Maria Cahill

Maria Cahill (in white) playing at the World Games 2009. Photography by Sophie Watson.

The Great Britain Ultimate Frisbee player explains how she gets in the zone for a big match.

Interviewed by Tim Sanders, BBC Blast Reporter.

Raise Your Game: Why did you start playing Ultimate?

Maria Cahill: My housemate at university was involved with the university team and after a few years of taunting him for his interest in this rather peculiar sport I succumbed. I spent a year in the States during university and got involved in Ultimate there. When I came back to the UK I was obsessed about Ultimate, and I took it from there.

RYG: What do you find so rewarding about playing Ultimate?

MC: It's quite a close community so you get to know people well. When you play tournaments there's a real social aspect to it as well as the sporting element. We play for an entire weekend and the Saturday night often involves an evening meal or party in the company of team-mates and opponents. And playing for Great Britain (GB) means we mix with players from other teams, which makes for really good friendships as well. The community is important as well as the sport.

Profile

Name:
Maria Cahill

Born:
14 January 1977

Game:
Ultimate

Teams:
Bliss
Iceni
Nice Bristols
Great Britain

Position (when playing):
Handler

Achievements:

  • Winning the World Beach Championships in Rimini
  • Fifth in World Ultimate and Guts Championships in 2008 with Great Britain.
  • Playing for the Great Britain mixed team at 2009 World Games.

Personal Highlight:
First Tour win with Iceni

RYG: When did your preparations for the World Games in July 2009 begin?

MC: The first training regime for the World Games arrived two or three days before the Christmas holidays in 2008. All the team played in the European Championships (2007) and then the World Championships (2008), so we'd been training hard for three years pretty solidly. As a result there was a level of fitness there that we were maintaining and building on.

RYG: How extensive was the training? How much time did you have to dedicate to it every week?

MC: I think everyone on the team has said it's probably the most effort that we've put into training, which is really where being an amateur sportsperson gets tricky. We trained five or six days a week, typically an hour or two hours every night. Our hard work paid off though, the American team complimented our fitness saying that we were one of the teams in the best physical condition.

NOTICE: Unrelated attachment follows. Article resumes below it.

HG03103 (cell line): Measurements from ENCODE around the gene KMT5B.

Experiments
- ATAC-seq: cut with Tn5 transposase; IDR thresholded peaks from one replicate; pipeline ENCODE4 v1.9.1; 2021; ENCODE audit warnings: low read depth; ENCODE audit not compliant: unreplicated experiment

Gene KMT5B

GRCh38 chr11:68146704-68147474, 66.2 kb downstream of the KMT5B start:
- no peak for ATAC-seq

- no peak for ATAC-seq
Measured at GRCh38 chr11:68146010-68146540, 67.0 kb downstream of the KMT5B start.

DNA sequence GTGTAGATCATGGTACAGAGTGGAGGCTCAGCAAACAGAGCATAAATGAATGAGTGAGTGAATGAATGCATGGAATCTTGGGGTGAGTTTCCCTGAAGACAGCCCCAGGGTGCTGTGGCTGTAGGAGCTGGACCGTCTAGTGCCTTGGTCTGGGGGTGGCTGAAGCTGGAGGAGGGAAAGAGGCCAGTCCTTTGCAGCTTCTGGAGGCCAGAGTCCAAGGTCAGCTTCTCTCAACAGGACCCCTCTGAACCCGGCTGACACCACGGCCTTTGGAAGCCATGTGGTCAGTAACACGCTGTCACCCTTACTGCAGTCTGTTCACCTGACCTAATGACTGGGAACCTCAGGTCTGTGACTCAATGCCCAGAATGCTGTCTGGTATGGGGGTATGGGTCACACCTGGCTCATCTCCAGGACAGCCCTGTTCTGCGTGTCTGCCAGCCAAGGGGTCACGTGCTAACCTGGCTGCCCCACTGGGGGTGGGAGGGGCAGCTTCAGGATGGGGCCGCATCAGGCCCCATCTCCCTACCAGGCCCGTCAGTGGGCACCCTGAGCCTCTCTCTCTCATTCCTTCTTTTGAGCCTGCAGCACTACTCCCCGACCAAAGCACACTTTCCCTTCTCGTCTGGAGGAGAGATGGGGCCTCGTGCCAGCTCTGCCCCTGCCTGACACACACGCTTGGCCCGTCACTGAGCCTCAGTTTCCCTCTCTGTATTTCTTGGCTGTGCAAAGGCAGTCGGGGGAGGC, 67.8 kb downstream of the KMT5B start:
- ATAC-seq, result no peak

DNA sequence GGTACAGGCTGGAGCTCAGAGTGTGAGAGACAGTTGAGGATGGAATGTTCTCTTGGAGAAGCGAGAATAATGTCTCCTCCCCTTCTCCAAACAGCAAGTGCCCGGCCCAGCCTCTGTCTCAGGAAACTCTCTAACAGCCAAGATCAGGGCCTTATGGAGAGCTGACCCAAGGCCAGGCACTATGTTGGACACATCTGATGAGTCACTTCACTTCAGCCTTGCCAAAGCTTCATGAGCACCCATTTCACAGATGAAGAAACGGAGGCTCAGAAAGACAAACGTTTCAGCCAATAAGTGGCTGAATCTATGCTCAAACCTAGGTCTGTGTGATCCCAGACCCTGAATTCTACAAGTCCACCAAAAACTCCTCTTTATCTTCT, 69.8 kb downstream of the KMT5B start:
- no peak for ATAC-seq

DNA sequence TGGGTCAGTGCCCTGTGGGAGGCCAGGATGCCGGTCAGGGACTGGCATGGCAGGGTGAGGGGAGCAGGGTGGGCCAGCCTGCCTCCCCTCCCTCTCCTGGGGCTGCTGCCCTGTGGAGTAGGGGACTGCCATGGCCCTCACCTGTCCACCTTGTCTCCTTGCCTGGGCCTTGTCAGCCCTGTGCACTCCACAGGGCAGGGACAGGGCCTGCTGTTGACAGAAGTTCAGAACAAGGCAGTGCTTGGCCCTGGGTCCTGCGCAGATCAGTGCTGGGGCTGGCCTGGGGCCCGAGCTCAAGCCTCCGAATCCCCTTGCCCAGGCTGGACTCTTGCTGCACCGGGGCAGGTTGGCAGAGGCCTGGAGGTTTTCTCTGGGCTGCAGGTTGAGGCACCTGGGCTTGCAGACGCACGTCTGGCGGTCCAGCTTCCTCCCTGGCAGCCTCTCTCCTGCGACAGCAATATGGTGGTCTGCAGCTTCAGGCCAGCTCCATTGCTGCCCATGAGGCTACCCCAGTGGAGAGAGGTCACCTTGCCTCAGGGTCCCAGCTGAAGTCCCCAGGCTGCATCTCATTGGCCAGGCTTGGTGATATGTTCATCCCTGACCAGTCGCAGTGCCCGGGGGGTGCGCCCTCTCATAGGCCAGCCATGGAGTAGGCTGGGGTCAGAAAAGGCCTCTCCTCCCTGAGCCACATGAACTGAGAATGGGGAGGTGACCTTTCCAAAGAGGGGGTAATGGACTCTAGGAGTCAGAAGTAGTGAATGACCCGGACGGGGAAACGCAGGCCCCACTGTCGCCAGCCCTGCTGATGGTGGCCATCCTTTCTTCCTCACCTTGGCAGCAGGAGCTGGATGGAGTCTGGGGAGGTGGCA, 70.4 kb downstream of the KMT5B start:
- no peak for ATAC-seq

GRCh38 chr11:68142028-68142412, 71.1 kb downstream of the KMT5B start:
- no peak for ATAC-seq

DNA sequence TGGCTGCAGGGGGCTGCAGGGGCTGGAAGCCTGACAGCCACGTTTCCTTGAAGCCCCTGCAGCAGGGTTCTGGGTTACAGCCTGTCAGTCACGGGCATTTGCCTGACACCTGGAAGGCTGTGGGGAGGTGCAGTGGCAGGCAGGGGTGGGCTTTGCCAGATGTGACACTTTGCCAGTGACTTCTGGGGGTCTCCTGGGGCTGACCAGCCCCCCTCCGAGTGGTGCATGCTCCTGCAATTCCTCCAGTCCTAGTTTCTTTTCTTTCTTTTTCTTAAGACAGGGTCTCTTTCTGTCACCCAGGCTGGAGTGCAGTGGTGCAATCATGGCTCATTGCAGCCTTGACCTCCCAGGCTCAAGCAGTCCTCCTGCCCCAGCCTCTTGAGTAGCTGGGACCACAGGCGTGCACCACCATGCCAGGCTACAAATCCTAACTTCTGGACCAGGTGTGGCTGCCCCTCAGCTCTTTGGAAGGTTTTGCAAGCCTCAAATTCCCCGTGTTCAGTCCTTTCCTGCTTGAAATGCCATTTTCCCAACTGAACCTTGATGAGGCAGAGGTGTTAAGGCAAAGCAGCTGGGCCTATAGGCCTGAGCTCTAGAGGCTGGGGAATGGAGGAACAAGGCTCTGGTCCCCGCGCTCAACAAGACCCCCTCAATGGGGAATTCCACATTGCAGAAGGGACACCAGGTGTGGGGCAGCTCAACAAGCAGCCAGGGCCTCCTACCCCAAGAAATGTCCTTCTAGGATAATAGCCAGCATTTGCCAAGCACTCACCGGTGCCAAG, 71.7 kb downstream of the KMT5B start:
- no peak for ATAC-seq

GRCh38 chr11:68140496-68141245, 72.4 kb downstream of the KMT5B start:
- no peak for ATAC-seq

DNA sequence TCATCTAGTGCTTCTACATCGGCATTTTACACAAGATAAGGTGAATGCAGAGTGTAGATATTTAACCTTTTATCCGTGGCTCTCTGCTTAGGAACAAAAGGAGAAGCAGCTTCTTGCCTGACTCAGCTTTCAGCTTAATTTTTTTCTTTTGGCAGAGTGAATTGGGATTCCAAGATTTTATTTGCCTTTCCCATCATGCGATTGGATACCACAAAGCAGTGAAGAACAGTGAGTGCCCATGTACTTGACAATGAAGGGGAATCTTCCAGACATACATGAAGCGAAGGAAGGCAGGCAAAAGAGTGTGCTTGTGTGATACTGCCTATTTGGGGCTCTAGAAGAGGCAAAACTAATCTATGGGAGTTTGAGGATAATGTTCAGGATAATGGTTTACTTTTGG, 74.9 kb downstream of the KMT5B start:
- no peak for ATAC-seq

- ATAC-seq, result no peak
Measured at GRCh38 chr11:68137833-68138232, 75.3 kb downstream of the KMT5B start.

RYG: How do you motivate yourselves to get through your training sessions?

MC: You definitely have to be very dedicated and persistent. Most of us felt privileged that we had been selected for the team. There were a limited number of places and knowing that some great players had not made the squad was enough to motivate us.

It helped that I live with Sue Pioli, who was also in the GB World Games team. Training with a friend is huge motivation. There were nights when one of us would come home tired from a day's work, and we spurred each other on.

The anticipation of competition was strong motivation as well. You knew you were going to compete against the best in the world, so getting yourself in the right shape to do your best was in the forefront of our minds.

Did you know?

A wide variety of sports are competed at the World Games including skydiving, orienteering, korfball, sumo wrestling and acrobatic gymnastics.

RYG: How did you prepare yourself mentally for the 2009 World Games in Taiwan?

MC: Over the course of the previous six months we developed a pattern in the hour and a half prior to each game. We started in the changing room, got our kit on, then had a quick strategical chat with our coaching team. After that we went outside to warm up and finally, before the start of each game we were called on to the field and greeted the crowd. When the hour and half period was over we were both physically and mentally ready to play.

RYG: What skills have you learnt from organising tournaments and as a captain?

MC: In the past I helped to organise a Mixed Tour event. We put a committee together and project managed it. I've definitely learnt skills from organising sport which are then really applicable to a workplace and in other spheres of your life. And then vice-versa, they transfer the other way as well. Actually for me the thing that was most useful in that respect was captaining the GB Women's team over the last couple of years.

Myself, Sue Pioli and Sally Fraser captained together. I picked up all kinds of skills: how to motivate a team, how to motivate individuals, learning about different people's personalities, what makes them tick and how to get the most out of people. It's important to know which people respond to gentle coaxing and need their confidence building, and who needs straight talking and to be told where they need to improve. At a similar time I took a man management role at work and it was amazing the transferable skills between the two.

RYG: What advice would you give to young people wanting to follow in your footsteps?

MC: To be honest I don't regard myself as a particularly gifted athlete. I think there is a certain amount of talent involved, but I look at incredibly talented athletes with envy. The thing that often differentiates people is how much hard work they're prepared to put in. I would definitely regard myself as somebody who's prepared to put in a fair amount of hard work, and I think that's what's got me to where I am, rather than having oodles of natural talent. If you want something, be prepared to work really hard for it and you are quite likely to get there.


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